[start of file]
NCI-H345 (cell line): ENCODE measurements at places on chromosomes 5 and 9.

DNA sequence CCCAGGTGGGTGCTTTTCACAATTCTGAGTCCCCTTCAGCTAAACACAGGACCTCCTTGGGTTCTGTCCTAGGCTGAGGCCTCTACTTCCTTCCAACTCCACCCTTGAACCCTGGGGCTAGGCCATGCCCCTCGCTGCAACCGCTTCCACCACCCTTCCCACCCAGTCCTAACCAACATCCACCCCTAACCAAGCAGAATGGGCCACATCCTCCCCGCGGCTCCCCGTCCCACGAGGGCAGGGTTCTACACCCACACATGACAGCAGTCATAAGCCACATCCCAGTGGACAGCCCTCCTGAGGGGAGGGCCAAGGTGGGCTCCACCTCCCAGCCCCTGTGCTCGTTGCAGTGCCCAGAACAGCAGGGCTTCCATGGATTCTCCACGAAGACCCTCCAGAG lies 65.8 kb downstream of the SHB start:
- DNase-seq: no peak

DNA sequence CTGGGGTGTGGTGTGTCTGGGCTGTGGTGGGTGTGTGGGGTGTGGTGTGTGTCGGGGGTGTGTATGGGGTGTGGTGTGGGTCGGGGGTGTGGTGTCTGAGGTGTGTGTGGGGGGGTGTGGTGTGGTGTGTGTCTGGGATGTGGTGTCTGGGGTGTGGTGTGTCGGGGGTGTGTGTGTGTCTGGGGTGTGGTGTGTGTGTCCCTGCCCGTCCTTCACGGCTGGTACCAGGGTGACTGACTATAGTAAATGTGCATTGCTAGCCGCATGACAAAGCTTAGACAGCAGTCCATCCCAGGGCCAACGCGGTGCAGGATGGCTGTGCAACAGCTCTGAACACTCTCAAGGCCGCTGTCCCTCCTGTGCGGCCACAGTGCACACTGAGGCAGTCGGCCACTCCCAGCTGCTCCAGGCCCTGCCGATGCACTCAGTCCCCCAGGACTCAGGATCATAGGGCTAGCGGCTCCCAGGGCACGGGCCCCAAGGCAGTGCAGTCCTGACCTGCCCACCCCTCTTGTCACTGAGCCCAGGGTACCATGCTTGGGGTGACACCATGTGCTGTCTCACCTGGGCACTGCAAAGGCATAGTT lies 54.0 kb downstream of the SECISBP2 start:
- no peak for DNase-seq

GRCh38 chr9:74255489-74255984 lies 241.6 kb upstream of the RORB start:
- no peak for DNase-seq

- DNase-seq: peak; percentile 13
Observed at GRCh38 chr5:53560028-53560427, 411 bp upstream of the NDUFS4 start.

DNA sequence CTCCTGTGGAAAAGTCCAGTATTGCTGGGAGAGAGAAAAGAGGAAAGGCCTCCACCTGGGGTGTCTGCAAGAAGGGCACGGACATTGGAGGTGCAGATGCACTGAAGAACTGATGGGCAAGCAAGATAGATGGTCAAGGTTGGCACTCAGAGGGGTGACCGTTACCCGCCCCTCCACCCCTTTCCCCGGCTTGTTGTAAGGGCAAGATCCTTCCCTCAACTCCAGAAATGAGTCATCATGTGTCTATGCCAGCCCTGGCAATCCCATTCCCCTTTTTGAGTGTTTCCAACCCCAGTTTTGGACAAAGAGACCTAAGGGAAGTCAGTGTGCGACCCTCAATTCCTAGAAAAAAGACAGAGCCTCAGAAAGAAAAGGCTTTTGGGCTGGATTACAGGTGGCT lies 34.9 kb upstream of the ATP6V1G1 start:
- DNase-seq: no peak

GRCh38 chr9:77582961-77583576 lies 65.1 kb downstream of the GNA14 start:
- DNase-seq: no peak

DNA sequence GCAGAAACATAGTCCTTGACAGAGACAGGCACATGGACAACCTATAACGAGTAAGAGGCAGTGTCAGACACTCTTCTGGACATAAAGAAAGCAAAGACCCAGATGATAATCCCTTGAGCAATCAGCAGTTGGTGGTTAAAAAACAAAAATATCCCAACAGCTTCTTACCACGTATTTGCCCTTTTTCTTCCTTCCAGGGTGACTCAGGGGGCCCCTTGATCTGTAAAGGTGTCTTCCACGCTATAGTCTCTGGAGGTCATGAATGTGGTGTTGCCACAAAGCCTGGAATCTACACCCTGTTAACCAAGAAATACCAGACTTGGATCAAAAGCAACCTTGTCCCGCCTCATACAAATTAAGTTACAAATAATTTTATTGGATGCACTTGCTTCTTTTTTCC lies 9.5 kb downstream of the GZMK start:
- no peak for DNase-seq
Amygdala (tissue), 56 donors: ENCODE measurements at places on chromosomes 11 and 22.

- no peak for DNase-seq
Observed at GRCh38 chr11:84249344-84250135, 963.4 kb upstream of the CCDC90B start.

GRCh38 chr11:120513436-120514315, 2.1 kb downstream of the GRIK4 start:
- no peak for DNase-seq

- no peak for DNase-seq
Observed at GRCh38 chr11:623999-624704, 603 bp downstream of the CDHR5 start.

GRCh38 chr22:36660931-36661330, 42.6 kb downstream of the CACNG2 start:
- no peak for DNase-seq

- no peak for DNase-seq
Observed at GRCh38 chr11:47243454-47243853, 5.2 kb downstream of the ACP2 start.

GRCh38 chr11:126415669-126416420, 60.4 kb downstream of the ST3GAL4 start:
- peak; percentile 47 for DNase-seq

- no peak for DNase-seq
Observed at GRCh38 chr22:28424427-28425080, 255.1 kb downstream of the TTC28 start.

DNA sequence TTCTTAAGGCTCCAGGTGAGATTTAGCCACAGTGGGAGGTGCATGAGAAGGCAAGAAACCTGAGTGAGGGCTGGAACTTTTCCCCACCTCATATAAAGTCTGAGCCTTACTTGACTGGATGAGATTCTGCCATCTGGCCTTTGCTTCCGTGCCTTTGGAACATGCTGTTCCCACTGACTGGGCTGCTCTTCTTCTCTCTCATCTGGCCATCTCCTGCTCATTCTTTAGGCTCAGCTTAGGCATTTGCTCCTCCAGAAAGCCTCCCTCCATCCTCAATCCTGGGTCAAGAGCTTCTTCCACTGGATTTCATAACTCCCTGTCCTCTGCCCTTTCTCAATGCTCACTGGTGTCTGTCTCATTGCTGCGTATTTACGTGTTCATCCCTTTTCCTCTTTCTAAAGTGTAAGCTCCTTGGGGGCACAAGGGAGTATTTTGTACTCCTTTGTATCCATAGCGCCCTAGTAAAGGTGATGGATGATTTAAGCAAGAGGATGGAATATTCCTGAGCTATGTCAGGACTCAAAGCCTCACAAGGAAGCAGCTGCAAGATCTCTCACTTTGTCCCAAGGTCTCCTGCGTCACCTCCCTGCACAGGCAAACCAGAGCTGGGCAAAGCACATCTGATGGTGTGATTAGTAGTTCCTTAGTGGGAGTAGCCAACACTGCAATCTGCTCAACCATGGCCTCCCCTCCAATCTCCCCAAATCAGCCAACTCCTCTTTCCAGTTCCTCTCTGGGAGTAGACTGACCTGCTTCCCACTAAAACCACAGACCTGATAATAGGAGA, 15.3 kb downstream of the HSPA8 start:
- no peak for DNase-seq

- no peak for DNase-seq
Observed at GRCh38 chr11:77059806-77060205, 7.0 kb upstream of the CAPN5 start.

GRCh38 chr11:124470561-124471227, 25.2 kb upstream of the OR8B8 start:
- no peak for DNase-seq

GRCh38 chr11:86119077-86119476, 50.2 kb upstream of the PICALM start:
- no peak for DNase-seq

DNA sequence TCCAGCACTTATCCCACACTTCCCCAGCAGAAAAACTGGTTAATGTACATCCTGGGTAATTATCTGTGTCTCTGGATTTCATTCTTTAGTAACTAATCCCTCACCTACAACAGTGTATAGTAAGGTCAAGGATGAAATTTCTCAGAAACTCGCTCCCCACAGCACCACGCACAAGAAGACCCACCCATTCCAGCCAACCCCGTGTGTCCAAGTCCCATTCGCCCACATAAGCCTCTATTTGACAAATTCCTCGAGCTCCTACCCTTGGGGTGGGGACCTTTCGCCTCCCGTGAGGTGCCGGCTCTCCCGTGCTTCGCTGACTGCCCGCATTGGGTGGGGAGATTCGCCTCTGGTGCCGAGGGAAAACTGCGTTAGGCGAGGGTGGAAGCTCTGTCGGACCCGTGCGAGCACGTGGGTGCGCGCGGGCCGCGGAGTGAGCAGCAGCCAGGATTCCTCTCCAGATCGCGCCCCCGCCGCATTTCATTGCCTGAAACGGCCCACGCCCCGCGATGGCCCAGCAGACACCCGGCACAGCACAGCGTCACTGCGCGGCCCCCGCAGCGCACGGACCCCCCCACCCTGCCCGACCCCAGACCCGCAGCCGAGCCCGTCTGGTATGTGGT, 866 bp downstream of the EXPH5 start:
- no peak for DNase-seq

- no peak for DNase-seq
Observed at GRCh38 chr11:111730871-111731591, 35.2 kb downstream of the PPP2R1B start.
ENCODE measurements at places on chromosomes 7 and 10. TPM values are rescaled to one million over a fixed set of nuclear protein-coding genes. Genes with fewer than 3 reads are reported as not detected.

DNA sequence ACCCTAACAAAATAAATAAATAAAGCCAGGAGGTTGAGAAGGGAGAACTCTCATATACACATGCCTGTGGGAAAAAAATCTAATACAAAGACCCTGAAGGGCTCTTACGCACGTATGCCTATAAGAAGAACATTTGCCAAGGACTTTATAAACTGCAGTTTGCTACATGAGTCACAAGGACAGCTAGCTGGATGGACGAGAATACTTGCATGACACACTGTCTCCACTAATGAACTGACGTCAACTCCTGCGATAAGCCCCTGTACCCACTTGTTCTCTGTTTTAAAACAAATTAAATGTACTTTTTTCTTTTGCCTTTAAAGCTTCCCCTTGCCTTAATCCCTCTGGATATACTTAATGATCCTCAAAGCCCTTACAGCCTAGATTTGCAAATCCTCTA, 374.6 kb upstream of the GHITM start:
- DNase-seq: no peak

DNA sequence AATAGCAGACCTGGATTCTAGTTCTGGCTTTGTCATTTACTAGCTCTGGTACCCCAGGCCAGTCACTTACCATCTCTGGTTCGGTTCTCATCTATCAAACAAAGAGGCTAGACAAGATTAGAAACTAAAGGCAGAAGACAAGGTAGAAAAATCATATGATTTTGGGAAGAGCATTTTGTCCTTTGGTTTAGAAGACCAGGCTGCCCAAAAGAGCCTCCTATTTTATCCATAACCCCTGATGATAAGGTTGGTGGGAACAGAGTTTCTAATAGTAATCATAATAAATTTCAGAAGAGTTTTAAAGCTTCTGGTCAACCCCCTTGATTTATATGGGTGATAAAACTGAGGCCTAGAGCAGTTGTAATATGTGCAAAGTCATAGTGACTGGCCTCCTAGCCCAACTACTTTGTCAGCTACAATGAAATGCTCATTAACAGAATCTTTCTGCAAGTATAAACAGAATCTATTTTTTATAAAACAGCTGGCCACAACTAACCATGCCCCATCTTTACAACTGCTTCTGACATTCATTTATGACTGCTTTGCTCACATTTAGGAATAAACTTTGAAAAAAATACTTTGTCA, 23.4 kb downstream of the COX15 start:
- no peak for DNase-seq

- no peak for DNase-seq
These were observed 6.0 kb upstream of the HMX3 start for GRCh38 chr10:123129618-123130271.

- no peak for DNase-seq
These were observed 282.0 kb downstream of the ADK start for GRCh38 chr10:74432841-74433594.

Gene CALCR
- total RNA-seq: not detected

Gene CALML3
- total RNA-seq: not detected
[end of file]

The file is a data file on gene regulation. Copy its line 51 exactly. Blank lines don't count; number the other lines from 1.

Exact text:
These were observed 282.0 kb downstream of the ADK start for GRCh38 chr10:74432841-74433594.